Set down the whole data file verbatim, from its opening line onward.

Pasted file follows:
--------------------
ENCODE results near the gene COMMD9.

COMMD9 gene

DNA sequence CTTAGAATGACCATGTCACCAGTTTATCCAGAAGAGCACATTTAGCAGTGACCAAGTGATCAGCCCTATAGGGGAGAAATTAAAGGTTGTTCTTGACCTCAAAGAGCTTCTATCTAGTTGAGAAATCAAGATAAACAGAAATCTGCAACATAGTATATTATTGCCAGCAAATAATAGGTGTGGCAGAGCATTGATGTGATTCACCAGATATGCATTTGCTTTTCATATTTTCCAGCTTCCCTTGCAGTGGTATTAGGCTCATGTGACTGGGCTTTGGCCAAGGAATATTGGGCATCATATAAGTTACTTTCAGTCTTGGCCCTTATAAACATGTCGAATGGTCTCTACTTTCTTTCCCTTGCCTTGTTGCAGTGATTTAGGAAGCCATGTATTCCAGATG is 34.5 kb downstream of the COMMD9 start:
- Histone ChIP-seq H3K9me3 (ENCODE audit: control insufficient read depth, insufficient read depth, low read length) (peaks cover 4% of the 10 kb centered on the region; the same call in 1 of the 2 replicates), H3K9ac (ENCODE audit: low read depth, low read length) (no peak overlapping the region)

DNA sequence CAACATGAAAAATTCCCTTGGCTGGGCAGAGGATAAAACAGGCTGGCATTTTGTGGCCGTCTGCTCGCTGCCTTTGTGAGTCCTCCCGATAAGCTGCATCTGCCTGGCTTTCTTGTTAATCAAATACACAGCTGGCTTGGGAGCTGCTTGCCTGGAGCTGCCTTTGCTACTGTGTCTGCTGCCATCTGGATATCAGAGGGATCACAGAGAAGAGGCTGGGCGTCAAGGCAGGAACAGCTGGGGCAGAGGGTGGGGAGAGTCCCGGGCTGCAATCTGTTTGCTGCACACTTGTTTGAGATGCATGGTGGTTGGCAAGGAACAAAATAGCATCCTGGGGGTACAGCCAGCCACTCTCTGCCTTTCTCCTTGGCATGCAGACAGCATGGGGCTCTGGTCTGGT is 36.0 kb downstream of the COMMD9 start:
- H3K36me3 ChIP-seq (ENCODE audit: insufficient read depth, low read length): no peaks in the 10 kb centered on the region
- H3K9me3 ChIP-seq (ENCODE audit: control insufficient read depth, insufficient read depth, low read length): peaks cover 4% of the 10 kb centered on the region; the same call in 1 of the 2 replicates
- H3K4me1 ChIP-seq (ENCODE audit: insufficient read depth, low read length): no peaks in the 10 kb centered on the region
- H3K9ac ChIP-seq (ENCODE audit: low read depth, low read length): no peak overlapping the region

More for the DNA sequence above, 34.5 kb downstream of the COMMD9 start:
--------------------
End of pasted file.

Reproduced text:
ENCODE results near the gene COMMD9.

COMMD9 gene

DNA sequence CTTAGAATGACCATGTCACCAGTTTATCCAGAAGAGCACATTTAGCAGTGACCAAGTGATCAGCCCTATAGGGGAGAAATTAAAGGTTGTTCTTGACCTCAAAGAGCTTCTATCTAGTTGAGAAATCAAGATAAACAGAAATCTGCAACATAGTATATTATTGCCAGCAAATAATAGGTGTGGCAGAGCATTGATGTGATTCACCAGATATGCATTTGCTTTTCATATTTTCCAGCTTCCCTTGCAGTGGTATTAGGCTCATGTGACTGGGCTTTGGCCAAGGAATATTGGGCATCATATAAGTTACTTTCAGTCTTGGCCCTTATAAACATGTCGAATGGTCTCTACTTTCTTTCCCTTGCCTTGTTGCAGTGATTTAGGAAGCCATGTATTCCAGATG is 34.5 kb downstream of the COMMD9 start:
- Histone ChIP-seq H3K9me3 (ENCODE audit: control insufficient read depth, insufficient read depth, low read length) (peaks cover 4% of the 10 kb centered on the region; the same call in 1 of the 2 replicates), H3K9ac (ENCODE audit: low read depth, low read length) (no peak overlapping the region)

DNA sequence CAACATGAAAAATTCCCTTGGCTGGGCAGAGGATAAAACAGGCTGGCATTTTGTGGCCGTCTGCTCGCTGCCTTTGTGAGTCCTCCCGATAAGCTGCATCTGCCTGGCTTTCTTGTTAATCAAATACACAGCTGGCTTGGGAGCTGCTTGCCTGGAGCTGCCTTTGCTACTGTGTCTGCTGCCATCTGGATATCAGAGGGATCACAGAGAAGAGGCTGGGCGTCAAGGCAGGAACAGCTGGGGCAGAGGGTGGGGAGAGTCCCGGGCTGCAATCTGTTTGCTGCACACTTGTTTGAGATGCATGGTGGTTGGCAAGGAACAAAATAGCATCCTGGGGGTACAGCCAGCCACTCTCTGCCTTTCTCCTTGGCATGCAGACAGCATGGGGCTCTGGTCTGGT is 36.0 kb downstream of the COMMD9 start:
- H3K36me3 ChIP-seq (ENCODE audit: insufficient read depth, low read length): no peaks in the 10 kb centered on the region
- H3K9me3 ChIP-seq (ENCODE audit: control insufficient read depth, insufficient read depth, low read length): peaks cover 4% of the 10 kb centered on the region; the same call in 1 of the 2 replicates
- H3K4me1 ChIP-seq (ENCODE audit: insufficient read depth, low read length): no peaks in the 10 kb centered on the region
- H3K9ac ChIP-seq (ENCODE audit: low read depth, low read length): no peak overlapping the region

More for the DNA sequence above, 34.5 kb downstream of the COMMD9 start: